The relationship takes time to form, and the process is very tender, as I already said - but heartfelt nonetheless. The sexual tension is well built and developed. There are the typical "feral," "wolf," "predator" comparisons throughout the book, but they do not distract, and once Hoyt opens the bedroom door - a fan might be in need. She rarely fails in this department, thank god!!! ;)
There were aspects to this novel that were a bit over-the-top, but it is pointless to detail them as they do not drive the romance, just the action. The ending, on the other hand, was a more subdued affair than the typical Hoyt out-in-the-open grand declarations of love, for which I am very thankful.
Overall this was a very enjoyable, tender romance novel - nothing serious mind. But if you are looking for a believable escape, that leaves you feeling warm and gentle then pick this up.
I am looking forward to the next installment - Winter's story, which, as expected was well set up in this novel.
originally on romancecritic
We have seen glimpses of "Charming" Mickey O'Connor throughout the first two books of Elizabeth Hoyt's Maiden Lane series. And we have, of course, witnessed Silence Hollingbrook sacrifice herself to Mickey for one night to save her husband from charges he stole cargo from one of Mickey's ships. On that fateful night, Mickey didn't touch Silence, but when she returned home to her husband, all trust was lost, and he soon died.
Now Silence, who with her brother Winter runs the Home for Unfortunate Infants and Foundling Children in the very poor part of London called St. Giles, mourns the loss of her husband and bears the shame of everyone thinking Mickey took advantage of her. But she has bigger concerns. Mickey has kidnapped the very young Mary Darling from Silence's home. Mary was left on the orphanage's door step a year ago, and Silence has come to care for her as her own daughter. But she has suspicions that Mickey is Mary's father.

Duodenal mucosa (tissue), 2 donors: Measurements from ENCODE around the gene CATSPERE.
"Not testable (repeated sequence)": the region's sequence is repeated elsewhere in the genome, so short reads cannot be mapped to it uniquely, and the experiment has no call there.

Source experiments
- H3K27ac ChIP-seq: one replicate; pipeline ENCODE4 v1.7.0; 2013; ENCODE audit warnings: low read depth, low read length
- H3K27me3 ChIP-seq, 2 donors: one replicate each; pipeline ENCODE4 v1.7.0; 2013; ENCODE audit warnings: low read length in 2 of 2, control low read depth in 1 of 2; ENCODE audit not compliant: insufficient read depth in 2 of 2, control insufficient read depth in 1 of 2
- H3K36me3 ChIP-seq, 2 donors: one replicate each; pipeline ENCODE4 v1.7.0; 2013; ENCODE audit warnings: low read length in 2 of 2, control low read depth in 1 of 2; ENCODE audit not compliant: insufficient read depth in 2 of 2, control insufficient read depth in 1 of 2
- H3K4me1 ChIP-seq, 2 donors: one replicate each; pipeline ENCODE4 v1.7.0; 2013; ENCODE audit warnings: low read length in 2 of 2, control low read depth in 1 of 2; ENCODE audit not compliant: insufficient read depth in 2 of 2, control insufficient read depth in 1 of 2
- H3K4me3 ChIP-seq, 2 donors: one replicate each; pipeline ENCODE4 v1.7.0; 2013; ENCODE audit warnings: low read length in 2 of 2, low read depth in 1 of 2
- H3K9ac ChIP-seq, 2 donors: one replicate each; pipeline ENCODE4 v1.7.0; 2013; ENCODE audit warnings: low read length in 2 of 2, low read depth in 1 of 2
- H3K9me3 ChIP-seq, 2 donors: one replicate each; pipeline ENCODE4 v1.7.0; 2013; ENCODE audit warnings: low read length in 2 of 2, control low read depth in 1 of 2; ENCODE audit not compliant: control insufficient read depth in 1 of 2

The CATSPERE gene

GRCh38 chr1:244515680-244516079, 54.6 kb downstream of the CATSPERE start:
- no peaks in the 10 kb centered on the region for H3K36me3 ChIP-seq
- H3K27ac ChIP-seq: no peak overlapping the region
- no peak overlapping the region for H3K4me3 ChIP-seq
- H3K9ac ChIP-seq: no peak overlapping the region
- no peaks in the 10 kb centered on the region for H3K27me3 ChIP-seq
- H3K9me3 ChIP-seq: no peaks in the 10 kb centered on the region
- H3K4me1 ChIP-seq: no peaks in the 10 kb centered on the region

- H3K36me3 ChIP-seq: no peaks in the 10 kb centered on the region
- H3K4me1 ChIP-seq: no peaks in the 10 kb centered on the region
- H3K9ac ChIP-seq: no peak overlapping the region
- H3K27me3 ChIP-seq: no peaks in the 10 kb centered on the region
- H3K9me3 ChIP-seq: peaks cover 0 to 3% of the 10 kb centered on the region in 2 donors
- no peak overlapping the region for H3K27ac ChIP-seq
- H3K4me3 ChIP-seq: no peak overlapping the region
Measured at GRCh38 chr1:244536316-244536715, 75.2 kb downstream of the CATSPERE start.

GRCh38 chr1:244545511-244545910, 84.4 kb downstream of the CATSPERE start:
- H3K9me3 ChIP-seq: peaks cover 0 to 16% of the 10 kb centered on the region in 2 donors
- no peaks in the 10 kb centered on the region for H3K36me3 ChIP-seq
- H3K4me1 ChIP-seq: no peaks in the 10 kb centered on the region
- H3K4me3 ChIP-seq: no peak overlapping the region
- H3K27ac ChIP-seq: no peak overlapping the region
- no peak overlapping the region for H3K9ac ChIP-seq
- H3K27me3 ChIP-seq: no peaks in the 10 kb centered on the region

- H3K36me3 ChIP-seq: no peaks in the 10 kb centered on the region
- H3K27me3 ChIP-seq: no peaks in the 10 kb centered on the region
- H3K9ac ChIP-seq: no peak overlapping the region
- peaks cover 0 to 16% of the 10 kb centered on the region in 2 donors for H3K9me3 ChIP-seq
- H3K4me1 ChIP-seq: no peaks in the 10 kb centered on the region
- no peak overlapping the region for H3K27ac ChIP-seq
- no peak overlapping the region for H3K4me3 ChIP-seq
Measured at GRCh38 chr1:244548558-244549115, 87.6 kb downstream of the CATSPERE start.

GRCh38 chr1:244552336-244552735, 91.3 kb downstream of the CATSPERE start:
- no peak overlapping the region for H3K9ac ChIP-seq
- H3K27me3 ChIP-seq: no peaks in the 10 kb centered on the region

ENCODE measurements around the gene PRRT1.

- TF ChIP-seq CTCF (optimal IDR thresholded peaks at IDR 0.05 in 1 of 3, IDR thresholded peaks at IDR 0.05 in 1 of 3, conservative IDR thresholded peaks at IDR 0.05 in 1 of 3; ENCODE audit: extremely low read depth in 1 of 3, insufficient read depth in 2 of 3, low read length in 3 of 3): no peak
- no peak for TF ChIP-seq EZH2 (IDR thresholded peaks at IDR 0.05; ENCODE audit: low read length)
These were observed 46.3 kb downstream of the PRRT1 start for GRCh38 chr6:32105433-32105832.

Mickey is a river pirate, making every boat that passes along the Thames pay him a tithe. He kills, thieves and, although from the outside you would never guess it, he lives in a palace in St. Giles. The heavily guarded, outwardly dilapidated buildings house vast riches. Surrounded by treasures, servants and any woman he wants, Mickey is leading a grand life. But he can't shake that one night he spent with Silence. Although he never touched her, her beauty and air of purity make him desire her in a way he has never felt before.
Mickey has many enemies, but the biggest threat comes from the vicar of Whitechapel, aka Charles O'Grady. The vicar wants revenge for past conflicts with Mickey, and word has reached him that Mickey has a daughter and possibly might have feelings for the innocent Silence. Desperate to keep them safe, Mickey kidnaps Mary, knowing Silence will storm his home to find her. Then, when both are under his roof, he must keep them with him -- and maybe let Silence have a glimpse of the side of him that isn't a pirate.
I always have a hard time writing reviews for books I absolutely love, andScandalous Desires is one that I have much love for. We have only seen a little of Mickey in the previous two books, and I wasn't sure how Elizabeth Hoyt was going to turn this pirate into a romance hero. My favorite thing is that she doesn't turn him into something he is not. He kills and thieves and revels in his treasures, but then we get these tiny glimpses of his softer side. We saw in Book 2 how he forced Silence to stay with him one night, though he never touched her. But we also saw how he made her walk home in the morning, with her corset undone and her hair messed up so all would think they'd had sex. He has a ruthless side - one that was cultivated from growing up on the streets of St. Giles.